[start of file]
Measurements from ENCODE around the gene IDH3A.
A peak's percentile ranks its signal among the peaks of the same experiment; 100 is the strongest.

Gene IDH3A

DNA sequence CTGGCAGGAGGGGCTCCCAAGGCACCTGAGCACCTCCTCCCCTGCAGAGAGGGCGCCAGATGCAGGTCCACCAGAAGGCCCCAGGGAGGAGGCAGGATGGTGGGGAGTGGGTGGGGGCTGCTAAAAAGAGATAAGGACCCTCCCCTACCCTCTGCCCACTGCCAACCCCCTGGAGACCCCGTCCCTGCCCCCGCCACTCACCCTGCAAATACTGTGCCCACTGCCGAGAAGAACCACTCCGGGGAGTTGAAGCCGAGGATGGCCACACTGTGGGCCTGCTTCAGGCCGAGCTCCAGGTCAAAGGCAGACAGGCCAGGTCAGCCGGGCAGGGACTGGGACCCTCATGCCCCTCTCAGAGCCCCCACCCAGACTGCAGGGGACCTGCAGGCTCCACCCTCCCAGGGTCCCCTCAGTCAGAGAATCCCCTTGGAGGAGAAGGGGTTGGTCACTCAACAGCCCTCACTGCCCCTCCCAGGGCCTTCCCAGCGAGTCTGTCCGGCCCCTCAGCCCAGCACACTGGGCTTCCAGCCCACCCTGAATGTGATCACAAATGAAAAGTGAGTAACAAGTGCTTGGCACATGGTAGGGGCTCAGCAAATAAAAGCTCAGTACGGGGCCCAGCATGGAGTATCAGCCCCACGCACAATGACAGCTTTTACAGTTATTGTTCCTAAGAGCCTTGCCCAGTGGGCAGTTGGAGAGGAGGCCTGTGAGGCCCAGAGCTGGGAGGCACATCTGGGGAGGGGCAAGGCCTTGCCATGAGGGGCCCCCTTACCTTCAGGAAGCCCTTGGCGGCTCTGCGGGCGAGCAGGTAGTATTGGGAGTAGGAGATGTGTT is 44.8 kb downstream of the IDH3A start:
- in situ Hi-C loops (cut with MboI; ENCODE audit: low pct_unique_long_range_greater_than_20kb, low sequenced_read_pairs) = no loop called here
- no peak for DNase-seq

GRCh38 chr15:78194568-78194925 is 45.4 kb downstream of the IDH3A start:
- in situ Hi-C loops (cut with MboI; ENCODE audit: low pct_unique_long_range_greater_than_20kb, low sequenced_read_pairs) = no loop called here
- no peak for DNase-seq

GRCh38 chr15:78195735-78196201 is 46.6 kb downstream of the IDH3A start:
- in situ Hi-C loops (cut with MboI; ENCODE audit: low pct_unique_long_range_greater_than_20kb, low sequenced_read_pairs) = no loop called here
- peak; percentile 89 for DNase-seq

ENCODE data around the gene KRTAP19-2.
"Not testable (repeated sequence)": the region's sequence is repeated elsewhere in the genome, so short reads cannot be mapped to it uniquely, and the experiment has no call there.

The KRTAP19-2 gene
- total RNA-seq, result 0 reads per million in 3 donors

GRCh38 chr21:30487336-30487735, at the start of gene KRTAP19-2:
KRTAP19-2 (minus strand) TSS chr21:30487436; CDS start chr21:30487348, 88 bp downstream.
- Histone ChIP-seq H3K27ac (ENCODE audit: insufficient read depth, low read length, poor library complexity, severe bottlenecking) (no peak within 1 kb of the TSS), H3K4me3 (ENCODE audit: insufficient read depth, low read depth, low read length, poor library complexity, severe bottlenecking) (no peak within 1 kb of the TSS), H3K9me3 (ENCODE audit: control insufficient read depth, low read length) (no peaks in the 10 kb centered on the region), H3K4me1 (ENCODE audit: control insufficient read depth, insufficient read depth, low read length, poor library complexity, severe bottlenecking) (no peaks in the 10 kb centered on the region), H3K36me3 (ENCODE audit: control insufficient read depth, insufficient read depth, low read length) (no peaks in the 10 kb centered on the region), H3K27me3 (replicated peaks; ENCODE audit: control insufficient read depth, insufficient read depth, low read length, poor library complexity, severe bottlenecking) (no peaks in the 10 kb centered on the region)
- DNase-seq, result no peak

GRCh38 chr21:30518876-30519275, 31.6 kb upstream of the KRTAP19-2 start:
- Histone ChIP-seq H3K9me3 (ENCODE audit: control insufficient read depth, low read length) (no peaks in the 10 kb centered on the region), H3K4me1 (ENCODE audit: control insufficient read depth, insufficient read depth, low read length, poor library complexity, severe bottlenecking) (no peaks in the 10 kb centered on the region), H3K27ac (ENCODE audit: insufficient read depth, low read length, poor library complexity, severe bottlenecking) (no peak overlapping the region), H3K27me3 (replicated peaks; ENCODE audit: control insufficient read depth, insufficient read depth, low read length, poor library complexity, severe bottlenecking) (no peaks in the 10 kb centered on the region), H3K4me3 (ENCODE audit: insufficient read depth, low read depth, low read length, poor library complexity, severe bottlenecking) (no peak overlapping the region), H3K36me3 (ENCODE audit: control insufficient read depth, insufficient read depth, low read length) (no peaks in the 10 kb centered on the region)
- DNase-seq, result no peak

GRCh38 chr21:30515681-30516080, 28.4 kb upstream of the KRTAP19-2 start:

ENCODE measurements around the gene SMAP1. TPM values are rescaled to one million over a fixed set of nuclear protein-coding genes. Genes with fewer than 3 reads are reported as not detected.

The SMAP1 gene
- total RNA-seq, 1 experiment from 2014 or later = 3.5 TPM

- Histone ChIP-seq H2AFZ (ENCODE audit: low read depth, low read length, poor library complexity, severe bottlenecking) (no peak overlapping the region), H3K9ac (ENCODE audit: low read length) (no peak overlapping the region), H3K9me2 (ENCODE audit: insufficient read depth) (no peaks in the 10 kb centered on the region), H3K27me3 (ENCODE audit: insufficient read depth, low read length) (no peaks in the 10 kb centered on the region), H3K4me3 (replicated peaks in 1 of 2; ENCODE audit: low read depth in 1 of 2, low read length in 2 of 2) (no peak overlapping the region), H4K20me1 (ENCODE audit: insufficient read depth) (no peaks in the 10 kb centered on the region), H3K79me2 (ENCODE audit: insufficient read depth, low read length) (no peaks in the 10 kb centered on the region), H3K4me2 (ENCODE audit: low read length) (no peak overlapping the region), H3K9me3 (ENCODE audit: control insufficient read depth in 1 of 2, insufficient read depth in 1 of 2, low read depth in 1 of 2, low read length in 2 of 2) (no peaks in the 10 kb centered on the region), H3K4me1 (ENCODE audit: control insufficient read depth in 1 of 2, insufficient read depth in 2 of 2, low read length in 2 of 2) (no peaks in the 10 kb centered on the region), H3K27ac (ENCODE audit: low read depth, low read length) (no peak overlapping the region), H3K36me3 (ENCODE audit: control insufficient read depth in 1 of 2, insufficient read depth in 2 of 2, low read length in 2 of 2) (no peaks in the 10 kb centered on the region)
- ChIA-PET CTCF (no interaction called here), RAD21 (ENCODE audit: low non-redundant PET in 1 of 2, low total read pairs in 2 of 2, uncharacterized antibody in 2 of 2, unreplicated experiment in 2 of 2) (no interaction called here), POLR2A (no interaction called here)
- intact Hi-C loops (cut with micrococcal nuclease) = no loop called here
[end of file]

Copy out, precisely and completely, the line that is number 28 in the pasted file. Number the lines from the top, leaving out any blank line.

- Histone ChIP-seq H2AFZ (ENCODE audit: low read depth, low read length, poor library complexity, severe bottlenecking) (no peak overlapping the region), H3K9ac (ENCODE audit: low read length) (no peak overlapping the region), H3K9me2 (ENCODE audit: insufficient read depth) (no peaks in the 10 kb centered on the region), H3K27me3 (ENCODE audit: insufficient read depth, low read length) (no peaks in the 10 kb centered on the region), H3K4me3 (replicated peaks in 1 of 2; ENCODE audit: low read depth in 1 of 2, low read length in 2 of 2) (no peak overlapping the region), H4K20me1 (ENCODE audit: insufficient read depth) (no peaks in the 10 kb centered on the region), H3K79me2 (ENCODE audit: insufficient read depth, low read length) (no peaks in the 10 kb centered on the region), H3K4me2 (ENCODE audit: low read length) (no peak overlapping the region), H3K9me3 (ENCODE audit: control insufficient read depth in 1 of 2, insufficient read depth in 1 of 2, low read depth in 1 of 2, low read length in 2 of 2) (no peaks in the 10 kb centered on the region), H3K4me1 (ENCODE audit: control insufficient read depth in 1 of 2, insufficient read depth in 2 of 2, low read length in 2 of 2) (no peaks in the 10 kb centered on the region), H3K27ac (ENCODE audit: low read depth, low read length) (no peak overlapping the region), H3K36me3 (ENCODE audit: control insufficient read depth in 1 of 2, insufficient read depth in 2 of 2, low read length in 2 of 2) (no peaks in the 10 kb centered on the region)